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Funding for Alaska Community Projects Advances


More than $7 million identified for health & job training programs 

With a goal of building stronger, healthier communities, U.S. Sen. Mark Begich welcomed the movement of two appropriations bills through Senate subcommittees with important funding for Alaska health and job training programs. Focusing on the Small Business Administration, the Department of Labor and the Department of Health and Human Services, the bills would provide roughly $7.25 million to Alaska programs and projects.

The bills, advanced yesterday, received approval from their respective Appropriations Subcommittees and now await approval from the full Appropriations Committee and the full Senate.

“Investing in small business and job training programs is vital to our economic recovery,” Begich said. “Reducing Alaska’s unemployment rate is a matter of empowering our small businesses and equipping our workforce with necessary skills. There is no question, Alaskans are eager to contribute to a revitalized Alaska economy, promoting a productive economic climate is a huge part of making that a reality.”

The approved legislation includes:

The Fiscal Year 2011 Financial Services and General Government Appropriations Bill: The bill awards $200,000 to Alaska for one project - The legislation primarily funds the Small Business Administration and the Department of Treasury. At a total of $25.4 billion, the legislation is $117 million below the president’s budget request.

Financial Services Projects:

· Anchorage Community Land Trust: Adult and Youth Financial Literacy Program in Mountain View, $200,000

Small Business Administration:

· Total funding of $1.1 billion nationwide. Alaska small businesses stand to benefit from a $108 million increase in funding for the Small Business Administration. Funding includes $65 billion for small business lending.

Community Development Financial Institutions Fund (CDFI):

· CDFI grants support financial services to underserved communities, including lending and investment in affordable housing, small business, and community development. Proposed legislation includes $300 million for the CDFI nationwide.

The Fiscal Year 2011 Labor and Health and Human Services Appropriations Bill: Allocating roughly $6.9 million for Alaska Projects - The legislation primarily funds the Department of Labor and the Department of Health and Human Services; including Alaska Native health programs and job training programs. Discretionary spending in the legislation totals $196.6 billion, $986 million below the president’s budget request.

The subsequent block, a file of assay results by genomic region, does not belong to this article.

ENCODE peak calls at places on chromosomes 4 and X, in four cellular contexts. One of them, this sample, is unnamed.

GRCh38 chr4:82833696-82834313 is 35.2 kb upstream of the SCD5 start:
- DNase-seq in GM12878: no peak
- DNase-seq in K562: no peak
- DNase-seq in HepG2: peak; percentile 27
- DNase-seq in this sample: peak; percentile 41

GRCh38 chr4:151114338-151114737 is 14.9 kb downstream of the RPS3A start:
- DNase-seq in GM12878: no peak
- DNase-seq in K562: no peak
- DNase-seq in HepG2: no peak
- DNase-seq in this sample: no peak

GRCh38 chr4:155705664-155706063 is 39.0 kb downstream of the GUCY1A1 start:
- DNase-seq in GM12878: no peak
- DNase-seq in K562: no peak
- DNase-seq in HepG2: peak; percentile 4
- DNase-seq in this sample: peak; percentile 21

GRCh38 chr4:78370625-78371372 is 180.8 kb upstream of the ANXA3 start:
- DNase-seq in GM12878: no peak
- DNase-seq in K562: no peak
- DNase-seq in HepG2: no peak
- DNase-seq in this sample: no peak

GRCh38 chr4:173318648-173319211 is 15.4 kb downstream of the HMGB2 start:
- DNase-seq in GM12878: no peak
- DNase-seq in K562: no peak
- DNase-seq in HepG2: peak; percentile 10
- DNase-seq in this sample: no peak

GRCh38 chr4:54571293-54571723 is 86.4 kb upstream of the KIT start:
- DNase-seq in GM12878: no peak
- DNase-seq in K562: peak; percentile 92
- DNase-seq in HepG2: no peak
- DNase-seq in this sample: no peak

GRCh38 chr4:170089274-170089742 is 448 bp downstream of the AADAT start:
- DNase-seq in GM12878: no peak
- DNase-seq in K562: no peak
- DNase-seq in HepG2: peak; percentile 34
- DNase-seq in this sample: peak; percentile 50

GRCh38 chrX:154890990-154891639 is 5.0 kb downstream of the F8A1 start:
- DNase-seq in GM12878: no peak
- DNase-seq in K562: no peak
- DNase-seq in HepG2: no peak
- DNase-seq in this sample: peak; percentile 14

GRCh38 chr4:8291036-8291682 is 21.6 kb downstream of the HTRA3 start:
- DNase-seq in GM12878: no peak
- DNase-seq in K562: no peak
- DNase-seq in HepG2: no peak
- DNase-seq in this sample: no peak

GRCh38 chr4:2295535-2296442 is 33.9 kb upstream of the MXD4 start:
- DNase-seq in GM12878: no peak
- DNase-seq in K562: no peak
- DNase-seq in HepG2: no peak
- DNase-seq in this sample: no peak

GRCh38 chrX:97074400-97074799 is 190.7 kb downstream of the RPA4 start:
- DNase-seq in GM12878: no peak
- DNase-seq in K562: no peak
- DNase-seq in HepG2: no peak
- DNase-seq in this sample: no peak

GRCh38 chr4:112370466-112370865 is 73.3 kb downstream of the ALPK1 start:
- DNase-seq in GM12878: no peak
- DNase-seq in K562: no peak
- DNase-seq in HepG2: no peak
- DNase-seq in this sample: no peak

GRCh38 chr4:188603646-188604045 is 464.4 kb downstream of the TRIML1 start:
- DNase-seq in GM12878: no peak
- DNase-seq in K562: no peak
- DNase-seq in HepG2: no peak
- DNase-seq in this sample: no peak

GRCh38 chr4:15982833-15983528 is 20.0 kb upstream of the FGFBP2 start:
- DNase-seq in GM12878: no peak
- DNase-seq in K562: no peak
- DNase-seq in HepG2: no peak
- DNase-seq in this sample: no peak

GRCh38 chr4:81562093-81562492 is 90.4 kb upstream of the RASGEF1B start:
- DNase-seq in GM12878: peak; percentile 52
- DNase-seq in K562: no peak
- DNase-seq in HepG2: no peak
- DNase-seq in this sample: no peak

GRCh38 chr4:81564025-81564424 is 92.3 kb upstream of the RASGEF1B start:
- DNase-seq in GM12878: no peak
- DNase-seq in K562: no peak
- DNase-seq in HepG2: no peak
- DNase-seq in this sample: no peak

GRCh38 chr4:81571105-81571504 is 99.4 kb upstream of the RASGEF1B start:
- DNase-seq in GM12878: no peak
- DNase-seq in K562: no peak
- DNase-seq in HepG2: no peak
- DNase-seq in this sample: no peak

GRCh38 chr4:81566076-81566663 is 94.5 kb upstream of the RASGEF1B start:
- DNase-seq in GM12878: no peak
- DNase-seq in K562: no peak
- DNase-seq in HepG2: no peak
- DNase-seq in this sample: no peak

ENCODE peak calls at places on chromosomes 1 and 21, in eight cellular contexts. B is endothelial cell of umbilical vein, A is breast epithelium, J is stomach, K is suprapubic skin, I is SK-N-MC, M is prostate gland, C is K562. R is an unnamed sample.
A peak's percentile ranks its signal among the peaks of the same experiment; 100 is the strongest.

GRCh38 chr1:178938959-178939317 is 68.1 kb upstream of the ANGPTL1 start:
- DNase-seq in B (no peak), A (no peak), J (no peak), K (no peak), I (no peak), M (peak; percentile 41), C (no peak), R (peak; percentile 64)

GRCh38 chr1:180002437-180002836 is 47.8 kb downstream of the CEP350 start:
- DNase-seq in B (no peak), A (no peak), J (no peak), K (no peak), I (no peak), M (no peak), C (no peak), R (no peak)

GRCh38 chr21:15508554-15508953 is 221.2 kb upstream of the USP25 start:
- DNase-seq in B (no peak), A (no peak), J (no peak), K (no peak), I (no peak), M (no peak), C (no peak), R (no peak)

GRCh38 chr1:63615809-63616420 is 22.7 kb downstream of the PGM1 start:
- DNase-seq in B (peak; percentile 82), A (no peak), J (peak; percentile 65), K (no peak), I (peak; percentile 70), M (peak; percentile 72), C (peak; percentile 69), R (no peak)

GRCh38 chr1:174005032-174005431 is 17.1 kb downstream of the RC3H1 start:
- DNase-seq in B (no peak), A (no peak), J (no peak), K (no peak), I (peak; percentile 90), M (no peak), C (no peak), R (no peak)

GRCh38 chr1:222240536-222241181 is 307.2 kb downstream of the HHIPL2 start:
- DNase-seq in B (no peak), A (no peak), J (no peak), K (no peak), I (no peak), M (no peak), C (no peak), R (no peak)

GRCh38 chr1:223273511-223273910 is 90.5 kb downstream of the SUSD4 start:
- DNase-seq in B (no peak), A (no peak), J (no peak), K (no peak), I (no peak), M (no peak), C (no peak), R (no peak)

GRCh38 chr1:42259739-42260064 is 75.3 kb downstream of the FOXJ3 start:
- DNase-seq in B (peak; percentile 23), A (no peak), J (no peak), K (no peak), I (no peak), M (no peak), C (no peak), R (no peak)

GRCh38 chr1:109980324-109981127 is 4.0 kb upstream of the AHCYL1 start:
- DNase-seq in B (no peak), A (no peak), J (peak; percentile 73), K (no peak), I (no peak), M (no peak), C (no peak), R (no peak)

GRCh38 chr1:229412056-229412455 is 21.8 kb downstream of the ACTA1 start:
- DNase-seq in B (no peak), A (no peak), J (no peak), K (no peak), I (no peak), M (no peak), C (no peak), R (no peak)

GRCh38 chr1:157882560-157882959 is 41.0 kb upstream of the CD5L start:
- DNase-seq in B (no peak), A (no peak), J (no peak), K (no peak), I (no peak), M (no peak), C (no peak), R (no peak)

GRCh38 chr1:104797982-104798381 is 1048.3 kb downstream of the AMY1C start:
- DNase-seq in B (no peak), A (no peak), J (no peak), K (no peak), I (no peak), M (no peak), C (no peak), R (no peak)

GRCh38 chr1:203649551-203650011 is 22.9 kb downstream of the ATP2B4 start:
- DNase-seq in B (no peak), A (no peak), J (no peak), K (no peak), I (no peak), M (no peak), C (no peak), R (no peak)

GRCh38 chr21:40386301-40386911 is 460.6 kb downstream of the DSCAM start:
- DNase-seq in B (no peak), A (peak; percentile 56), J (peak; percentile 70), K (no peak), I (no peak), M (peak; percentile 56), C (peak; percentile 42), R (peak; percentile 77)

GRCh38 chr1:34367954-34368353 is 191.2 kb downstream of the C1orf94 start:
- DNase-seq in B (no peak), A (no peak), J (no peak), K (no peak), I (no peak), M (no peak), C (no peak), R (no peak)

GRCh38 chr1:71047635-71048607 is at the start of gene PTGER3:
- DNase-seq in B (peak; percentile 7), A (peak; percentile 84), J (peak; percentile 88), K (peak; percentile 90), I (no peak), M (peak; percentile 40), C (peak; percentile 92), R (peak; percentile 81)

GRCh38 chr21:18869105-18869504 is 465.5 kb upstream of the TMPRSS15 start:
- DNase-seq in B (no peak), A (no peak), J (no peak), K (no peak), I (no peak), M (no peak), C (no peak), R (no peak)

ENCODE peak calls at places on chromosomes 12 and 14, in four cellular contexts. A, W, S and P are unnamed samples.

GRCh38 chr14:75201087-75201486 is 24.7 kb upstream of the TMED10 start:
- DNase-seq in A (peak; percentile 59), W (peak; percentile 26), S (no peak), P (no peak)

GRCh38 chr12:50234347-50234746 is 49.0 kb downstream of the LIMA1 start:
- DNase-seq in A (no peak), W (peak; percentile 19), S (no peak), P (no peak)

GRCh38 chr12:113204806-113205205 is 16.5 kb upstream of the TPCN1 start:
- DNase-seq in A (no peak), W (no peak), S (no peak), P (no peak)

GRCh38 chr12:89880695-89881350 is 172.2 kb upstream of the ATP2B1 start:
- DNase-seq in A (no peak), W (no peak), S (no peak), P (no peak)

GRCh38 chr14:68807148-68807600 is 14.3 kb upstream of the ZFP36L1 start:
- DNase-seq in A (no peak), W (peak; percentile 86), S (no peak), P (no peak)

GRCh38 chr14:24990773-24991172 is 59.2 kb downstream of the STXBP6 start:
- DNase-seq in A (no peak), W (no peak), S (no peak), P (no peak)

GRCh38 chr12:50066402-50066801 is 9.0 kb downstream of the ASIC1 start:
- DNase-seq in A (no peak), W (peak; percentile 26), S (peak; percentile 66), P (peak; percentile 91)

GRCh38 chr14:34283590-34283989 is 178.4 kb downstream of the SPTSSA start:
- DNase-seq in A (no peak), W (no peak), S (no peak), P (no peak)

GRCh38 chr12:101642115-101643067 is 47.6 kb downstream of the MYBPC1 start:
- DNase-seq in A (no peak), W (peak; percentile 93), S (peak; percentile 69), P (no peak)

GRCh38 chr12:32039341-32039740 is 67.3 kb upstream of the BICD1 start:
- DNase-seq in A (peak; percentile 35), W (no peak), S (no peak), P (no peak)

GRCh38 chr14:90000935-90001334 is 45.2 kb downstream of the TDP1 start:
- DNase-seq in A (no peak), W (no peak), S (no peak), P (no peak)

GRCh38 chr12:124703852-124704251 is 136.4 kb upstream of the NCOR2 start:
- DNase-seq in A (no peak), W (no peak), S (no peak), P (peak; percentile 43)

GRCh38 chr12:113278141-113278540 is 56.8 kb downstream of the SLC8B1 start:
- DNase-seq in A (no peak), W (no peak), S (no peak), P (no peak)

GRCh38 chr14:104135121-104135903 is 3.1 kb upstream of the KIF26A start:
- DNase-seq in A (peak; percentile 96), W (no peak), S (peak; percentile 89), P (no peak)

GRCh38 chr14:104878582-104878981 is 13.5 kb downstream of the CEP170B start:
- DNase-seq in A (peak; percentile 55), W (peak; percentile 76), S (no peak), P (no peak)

Alaska Projects (Many Anchorage Projects Represent Statewide Efforts):

· Anchorage: Alaska Medicare Clinic for Facilities and Equipment, $500,000

· Anchorage: Alaska Native Tribal Health Consortium, $1 million

· Anchorage: Alaska Native Tribal Health Consortium for Oral Health Disparities Project, $250,000

· Anchorage: Anchorage Neighborhood Health Center for Facilities and Equipment, $500,000

· Anchorage: Anchorage Project Access for Care Coordination and Support of Oral Health Care, $200,000

· Anchorage: Avant-Garde Learning Foundation for Educational Activities, $100,000

· Anchorage: Big Brother Big Sisters for Youth Mentoring Programs, $100,000

· Anchorage: Cook Inlet Tribal Council for Literacy and Math Educational Programs, $250,000

· Anchorage: Nine Star Education and Employment for the Expansion of Courses, $200,000

· Anchorage: Nine Star Education and Employment Services for Prisoner Re-Entry Job Training, $100,000

· Anchorage: Providence Alaska Family Medicine Residency for Physician Recruitment in Rural Alaska, $500,000

· Anchorage: Statewide Living Council for Expansion of Living Program in Remote Areas, $400,000

· Bethel: Association of Village Council Presidents for Workforce Development and Training, $500,000

· Copper Center: Copper River Native Association for Facilities and Equipment, $500,000

· King Salmon: Southwest Alaska Vocational and Education Center for Workforce Development in Rural Alaska, $100,000

· Kotzebue: Maniilaq Association for Facilities and Equipment, $1.5 million

· Kotzebue: Maniilaq Association for Suicide Prevention in Northwest Alaska, $200,000

Shared Projects:

· Historic Whaling and Trading partners Exchange (Alaska, Hawaii and Massachusetts), $8,754,000

· Strengthening Alaska Native and Native Hawaiian Serving Institutions Programs (Alaska  and Hawaii), $15,084,000

“Improving Alaska’s health facilities is a crucial part of creating stronger communities, caring for our seniors and providing a healthy future for our kids,” Begich said. “Alaska faces unique challenges stretching from urban areas to villages and these funds will help continue our work to bring Alaska’s health infrastructure into the 21st century.”


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